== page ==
Munich 2024: Protecting Elections in the Age of AI
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Crunch Time in Europe

Crunch Time in Europe

Late last week, Germany’s two largest parties reached a preliminary agreement to form a new government, presenting a possible breakthrough in the country’s worst political crisis in decades. While the agreement between Chancellor Merkel’s CDU and the center-left SPD still faces serious hurdles, a successful deal would end an unusual period of uncertainty in German politics and create new momentum behind French-led efforts to further integrate Europe.

Two key questions to consider:

  • Would a new Grand Coalition be good for Germany? The country’s two largest parties — the SPD and CDU — have held the reins of power in a so-called “Grand Coalition” for 8 of the past 12 years. Bringing the center-right and center-left together provides stability and consensus, but can they deliver on an ambitious agenda that will reverse the historic electoral gains of the country’s far-right and renew faith in the value of the European project? A majority of Germans (55%) are skeptical.
  • What would another Grand Coalition mean for Europe? French President Emmanuel Macron has put forth a set of bold proposals to deepen European economic and financial integration by creating an EU finance minister and a joint budget for the eurozone, the bloc of 19 countries that use the euro as their currency. Macron can only succeed if he has a stable and willing partner in Berlin. While momentum has shifteddecidedly in his favor, time is of the essence–elections for the European parliament are slated for early 2019, and voters will want to see progress.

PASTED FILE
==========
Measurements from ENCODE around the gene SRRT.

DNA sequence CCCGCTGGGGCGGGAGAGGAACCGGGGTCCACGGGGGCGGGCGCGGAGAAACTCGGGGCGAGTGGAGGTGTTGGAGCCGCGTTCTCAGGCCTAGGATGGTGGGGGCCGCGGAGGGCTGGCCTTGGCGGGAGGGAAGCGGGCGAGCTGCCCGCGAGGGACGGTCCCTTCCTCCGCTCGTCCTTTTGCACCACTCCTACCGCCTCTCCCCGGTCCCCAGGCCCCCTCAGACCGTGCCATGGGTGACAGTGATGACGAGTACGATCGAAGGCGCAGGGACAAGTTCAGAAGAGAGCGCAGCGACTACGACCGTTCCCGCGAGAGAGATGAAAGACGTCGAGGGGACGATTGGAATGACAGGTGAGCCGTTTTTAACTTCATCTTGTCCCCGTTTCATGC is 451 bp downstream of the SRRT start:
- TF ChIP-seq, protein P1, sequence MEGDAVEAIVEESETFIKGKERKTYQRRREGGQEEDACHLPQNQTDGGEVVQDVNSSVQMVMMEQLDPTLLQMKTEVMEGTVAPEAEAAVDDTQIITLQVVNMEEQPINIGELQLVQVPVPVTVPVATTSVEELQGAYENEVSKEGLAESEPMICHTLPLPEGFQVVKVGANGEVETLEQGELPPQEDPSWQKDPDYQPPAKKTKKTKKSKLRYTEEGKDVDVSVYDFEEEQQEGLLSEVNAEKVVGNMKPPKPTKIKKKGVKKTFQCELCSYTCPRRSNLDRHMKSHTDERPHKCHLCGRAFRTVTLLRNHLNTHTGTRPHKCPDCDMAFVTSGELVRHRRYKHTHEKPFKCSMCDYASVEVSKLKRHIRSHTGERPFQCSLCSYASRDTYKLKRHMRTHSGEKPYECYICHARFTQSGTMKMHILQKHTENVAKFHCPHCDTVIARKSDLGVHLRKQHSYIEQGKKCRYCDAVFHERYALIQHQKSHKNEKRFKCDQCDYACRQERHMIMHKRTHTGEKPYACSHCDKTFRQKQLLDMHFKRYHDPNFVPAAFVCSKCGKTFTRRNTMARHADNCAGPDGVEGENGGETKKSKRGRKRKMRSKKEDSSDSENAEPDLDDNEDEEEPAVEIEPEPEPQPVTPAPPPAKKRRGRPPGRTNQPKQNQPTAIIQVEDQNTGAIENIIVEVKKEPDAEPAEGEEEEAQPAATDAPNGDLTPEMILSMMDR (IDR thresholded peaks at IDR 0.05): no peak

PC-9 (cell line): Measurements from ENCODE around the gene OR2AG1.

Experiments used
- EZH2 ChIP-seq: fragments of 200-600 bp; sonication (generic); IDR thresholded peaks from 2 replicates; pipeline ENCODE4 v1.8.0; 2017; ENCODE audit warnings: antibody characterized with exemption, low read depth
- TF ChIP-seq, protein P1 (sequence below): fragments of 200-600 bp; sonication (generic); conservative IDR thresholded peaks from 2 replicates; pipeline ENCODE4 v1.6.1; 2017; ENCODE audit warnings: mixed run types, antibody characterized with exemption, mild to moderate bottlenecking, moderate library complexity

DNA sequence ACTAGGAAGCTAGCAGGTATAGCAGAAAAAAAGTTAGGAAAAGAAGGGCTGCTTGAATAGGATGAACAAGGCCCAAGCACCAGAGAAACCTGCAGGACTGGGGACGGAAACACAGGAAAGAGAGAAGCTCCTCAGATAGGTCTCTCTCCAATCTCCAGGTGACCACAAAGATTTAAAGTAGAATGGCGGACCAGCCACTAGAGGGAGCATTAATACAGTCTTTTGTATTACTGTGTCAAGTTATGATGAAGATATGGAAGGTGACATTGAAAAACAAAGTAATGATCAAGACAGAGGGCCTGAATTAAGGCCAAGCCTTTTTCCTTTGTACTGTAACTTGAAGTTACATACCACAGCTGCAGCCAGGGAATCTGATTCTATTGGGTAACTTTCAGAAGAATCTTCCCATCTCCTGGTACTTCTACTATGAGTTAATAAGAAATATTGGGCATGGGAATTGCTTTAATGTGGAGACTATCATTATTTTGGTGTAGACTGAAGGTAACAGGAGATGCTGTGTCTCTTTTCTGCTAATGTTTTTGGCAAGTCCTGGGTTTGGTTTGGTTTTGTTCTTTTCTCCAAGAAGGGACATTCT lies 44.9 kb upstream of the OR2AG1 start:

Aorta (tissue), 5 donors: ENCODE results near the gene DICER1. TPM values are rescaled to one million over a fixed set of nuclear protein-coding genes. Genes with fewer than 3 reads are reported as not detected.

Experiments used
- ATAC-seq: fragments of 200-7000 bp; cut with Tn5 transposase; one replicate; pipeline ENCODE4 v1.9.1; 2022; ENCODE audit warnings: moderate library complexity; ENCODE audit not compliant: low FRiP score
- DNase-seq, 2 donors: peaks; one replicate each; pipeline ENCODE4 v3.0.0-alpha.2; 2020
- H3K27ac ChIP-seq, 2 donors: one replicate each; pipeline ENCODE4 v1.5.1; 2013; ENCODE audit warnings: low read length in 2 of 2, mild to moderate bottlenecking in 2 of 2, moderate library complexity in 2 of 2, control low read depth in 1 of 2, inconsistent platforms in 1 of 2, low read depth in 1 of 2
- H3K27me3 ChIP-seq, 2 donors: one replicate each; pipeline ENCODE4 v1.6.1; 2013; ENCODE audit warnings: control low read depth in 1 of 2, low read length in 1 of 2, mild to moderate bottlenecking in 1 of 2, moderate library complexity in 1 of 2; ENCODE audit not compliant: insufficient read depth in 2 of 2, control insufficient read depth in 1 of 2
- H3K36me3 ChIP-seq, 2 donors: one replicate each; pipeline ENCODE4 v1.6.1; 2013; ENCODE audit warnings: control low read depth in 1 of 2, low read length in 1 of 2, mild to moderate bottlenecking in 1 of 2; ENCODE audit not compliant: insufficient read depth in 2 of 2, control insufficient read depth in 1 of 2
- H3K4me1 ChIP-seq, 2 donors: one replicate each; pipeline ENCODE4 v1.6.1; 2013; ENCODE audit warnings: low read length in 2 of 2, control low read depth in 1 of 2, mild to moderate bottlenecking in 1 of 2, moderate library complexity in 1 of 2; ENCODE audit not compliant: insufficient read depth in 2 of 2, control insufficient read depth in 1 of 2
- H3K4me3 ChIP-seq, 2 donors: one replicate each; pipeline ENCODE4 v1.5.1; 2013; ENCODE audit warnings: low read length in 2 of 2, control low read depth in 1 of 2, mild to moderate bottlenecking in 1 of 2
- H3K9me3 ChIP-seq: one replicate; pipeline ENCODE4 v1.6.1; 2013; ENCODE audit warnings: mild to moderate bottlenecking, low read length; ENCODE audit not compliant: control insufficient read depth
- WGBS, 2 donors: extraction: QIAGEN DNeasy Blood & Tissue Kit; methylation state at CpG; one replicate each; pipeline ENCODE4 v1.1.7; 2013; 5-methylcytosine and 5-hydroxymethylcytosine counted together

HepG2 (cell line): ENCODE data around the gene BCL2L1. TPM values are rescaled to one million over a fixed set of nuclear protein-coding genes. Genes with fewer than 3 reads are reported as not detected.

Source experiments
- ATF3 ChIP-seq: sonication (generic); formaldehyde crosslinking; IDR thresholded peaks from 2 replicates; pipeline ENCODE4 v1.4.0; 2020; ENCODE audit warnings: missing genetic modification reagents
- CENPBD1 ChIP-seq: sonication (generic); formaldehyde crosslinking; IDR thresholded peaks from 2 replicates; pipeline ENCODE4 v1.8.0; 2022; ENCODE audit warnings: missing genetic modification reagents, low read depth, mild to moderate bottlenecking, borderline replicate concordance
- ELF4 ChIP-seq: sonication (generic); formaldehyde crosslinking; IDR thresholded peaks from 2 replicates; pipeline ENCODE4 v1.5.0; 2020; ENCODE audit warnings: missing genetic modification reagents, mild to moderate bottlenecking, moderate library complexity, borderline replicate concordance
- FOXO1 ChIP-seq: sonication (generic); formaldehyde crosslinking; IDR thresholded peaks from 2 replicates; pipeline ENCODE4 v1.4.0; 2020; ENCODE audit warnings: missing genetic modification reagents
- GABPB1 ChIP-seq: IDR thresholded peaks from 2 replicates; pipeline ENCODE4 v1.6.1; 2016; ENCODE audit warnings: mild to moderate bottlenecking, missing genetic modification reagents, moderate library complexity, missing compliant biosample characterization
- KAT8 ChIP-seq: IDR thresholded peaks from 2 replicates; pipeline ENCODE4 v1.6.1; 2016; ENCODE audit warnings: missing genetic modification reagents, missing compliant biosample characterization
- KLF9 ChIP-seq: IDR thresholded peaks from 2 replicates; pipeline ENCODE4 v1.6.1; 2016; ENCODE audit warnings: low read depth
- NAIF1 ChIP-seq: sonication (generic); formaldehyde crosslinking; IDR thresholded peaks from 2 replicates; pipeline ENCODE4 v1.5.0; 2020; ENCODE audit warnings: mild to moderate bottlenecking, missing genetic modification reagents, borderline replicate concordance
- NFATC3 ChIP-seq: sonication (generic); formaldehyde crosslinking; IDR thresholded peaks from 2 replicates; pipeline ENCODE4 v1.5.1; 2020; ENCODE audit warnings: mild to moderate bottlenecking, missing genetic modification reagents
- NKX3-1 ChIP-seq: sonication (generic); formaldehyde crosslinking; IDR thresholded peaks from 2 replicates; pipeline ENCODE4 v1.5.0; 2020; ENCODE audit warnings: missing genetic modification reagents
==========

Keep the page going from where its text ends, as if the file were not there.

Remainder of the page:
In 2017, the European Union dodged several existential crises that risked undermining the bloc’s future–from the influx of millions of refugees from the Middle East and North Africa to the historic performance of the far-right candidate Marine Le Pen in France.

The Merkel-Macron axis represents a unique opportunity to push back against populist, anti-establishment parties and to demonstrate that the European Union can benefit all of its members. Progress depends on what happens next in its least expected source of instability–Germany.


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